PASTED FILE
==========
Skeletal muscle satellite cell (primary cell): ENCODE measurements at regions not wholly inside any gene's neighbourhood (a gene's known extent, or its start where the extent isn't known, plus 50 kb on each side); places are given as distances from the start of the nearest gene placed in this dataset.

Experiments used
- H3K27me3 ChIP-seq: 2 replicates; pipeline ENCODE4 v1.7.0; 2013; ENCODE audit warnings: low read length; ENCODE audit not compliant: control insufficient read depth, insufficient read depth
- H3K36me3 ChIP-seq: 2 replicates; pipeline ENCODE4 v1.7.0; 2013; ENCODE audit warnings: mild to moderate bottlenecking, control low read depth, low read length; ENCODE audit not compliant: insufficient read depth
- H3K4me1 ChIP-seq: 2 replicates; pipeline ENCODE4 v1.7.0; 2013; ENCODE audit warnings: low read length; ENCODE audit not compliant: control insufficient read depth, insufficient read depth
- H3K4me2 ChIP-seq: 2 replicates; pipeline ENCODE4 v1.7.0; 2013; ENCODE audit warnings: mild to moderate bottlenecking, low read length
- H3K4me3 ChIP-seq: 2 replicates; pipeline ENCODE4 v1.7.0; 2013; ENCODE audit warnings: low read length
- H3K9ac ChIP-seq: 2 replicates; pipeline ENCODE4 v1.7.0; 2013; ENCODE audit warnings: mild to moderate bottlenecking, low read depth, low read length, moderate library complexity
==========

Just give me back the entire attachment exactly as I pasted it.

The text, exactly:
Skeletal muscle satellite cell (primary cell): ENCODE measurements at regions not wholly inside any gene's neighbourhood (a gene's known extent, or its start where the extent isn't known, plus 50 kb on each side); places are given as distances from the start of the nearest gene placed in this dataset.

Experiments used
- H3K27me3 ChIP-seq: 2 replicates; pipeline ENCODE4 v1.7.0; 2013; ENCODE audit warnings: low read length; ENCODE audit not compliant: control insufficient read depth, insufficient read depth
- H3K36me3 ChIP-seq: 2 replicates; pipeline ENCODE4 v1.7.0; 2013; ENCODE audit warnings: mild to moderate bottlenecking, control low read depth, low read length; ENCODE audit not compliant: insufficient read depth
- H3K4me1 ChIP-seq: 2 replicates; pipeline ENCODE4 v1.7.0; 2013; ENCODE audit warnings: low read length; ENCODE audit not compliant: control insufficient read depth, insufficient read depth
- H3K4me2 ChIP-seq: 2 replicates; pipeline ENCODE4 v1.7.0; 2013; ENCODE audit warnings: mild to moderate bottlenecking, low read length
- H3K4me3 ChIP-seq: 2 replicates; pipeline ENCODE4 v1.7.0; 2013; ENCODE audit warnings: low read length
- H3K9ac ChIP-seq: 2 replicates; pipeline ENCODE4 v1.7.0; 2013; ENCODE audit warnings: mild to moderate bottlenecking, low read depth, low read length, moderate library complexity